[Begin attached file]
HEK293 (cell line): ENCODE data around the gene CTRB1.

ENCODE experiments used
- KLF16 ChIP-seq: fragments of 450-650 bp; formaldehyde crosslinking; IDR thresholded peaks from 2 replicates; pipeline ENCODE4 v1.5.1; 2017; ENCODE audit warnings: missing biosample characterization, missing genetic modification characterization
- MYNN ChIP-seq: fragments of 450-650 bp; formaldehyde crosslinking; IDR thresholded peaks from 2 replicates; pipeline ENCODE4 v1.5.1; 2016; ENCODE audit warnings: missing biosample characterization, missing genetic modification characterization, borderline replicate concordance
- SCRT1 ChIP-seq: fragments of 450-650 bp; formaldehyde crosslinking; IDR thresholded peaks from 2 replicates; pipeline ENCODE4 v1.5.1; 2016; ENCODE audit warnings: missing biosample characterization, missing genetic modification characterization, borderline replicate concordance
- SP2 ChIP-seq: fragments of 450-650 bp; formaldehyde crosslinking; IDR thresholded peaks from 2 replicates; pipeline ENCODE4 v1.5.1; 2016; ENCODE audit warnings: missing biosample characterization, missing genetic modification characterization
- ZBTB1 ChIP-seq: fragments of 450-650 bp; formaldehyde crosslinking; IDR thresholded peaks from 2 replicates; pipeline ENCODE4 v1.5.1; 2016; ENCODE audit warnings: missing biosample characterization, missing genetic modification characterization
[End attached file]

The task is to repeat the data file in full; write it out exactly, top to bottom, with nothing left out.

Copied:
HEK293 (cell line): ENCODE data around the gene CTRB1.

ENCODE experiments used
- KLF16 ChIP-seq: fragments of 450-650 bp; formaldehyde crosslinking; IDR thresholded peaks from 2 replicates; pipeline ENCODE4 v1.5.1; 2017; ENCODE audit warnings: missing biosample characterization, missing genetic modification characterization
- MYNN ChIP-seq: fragments of 450-650 bp; formaldehyde crosslinking; IDR thresholded peaks from 2 replicates; pipeline ENCODE4 v1.5.1; 2016; ENCODE audit warnings: missing biosample characterization, missing genetic modification characterization, borderline replicate concordance
- SCRT1 ChIP-seq: fragments of 450-650 bp; formaldehyde crosslinking; IDR thresholded peaks from 2 replicates; pipeline ENCODE4 v1.5.1; 2016; ENCODE audit warnings: missing biosample characterization, missing genetic modification characterization, borderline replicate concordance
- SP2 ChIP-seq: fragments of 450-650 bp; formaldehyde crosslinking; IDR thresholded peaks from 2 replicates; pipeline ENCODE4 v1.5.1; 2016; ENCODE audit warnings: missing biosample characterization, missing genetic modification characterization
- ZBTB1 ChIP-seq: fragments of 450-650 bp; formaldehyde crosslinking; IDR thresholded peaks from 2 replicates; pipeline ENCODE4 v1.5.1; 2016; ENCODE audit warnings: missing biosample characterization, missing genetic modification characterization